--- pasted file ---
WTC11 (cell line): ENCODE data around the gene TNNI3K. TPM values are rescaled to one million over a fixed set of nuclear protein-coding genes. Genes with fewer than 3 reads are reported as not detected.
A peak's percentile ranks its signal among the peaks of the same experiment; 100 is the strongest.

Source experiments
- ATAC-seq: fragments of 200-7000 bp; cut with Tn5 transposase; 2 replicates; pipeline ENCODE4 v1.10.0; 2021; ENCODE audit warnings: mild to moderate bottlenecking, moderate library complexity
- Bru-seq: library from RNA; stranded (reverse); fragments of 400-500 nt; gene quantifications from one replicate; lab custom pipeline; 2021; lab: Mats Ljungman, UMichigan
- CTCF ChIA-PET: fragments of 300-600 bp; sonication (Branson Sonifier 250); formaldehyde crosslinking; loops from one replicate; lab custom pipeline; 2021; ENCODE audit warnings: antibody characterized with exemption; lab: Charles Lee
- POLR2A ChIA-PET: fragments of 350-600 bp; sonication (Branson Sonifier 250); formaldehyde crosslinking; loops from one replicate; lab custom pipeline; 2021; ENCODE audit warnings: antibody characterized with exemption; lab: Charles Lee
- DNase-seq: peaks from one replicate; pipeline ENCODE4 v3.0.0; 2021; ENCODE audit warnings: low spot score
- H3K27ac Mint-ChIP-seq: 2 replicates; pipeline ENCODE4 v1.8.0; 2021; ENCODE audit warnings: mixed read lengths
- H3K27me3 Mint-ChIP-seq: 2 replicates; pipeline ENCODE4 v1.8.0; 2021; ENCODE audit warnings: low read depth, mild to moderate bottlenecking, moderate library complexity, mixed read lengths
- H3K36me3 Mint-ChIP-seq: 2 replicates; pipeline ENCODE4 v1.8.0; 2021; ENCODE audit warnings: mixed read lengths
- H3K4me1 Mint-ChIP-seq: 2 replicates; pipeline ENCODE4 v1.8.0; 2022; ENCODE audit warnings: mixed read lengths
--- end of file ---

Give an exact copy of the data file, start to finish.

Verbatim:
WTC11 (cell line): ENCODE data around the gene TNNI3K. TPM values are rescaled to one million over a fixed set of nuclear protein-coding genes. Genes with fewer than 3 reads are reported as not detected.
A peak's percentile ranks its signal among the peaks of the same experiment; 100 is the strongest.

Source experiments
- ATAC-seq: fragments of 200-7000 bp; cut with Tn5 transposase; 2 replicates; pipeline ENCODE4 v1.10.0; 2021; ENCODE audit warnings: mild to moderate bottlenecking, moderate library complexity
- Bru-seq: library from RNA; stranded (reverse); fragments of 400-500 nt; gene quantifications from one replicate; lab custom pipeline; 2021; lab: Mats Ljungman, UMichigan
- CTCF ChIA-PET: fragments of 300-600 bp; sonication (Branson Sonifier 250); formaldehyde crosslinking; loops from one replicate; lab custom pipeline; 2021; ENCODE audit warnings: antibody characterized with exemption; lab: Charles Lee
- POLR2A ChIA-PET: fragments of 350-600 bp; sonication (Branson Sonifier 250); formaldehyde crosslinking; loops from one replicate; lab custom pipeline; 2021; ENCODE audit warnings: antibody characterized with exemption; lab: Charles Lee
- DNase-seq: peaks from one replicate; pipeline ENCODE4 v3.0.0; 2021; ENCODE audit warnings: low spot score
- H3K27ac Mint-ChIP-seq: 2 replicates; pipeline ENCODE4 v1.8.0; 2021; ENCODE audit warnings: mixed read lengths
- H3K27me3 Mint-ChIP-seq: 2 replicates; pipeline ENCODE4 v1.8.0; 2021; ENCODE audit warnings: low read depth, mild to moderate bottlenecking, moderate library complexity, mixed read lengths
- H3K36me3 Mint-ChIP-seq: 2 replicates; pipeline ENCODE4 v1.8.0; 2021; ENCODE audit warnings: mixed read lengths
- H3K4me1 Mint-ChIP-seq: 2 replicates; pipeline ENCODE4 v1.8.0; 2022; ENCODE audit warnings: mixed read lengths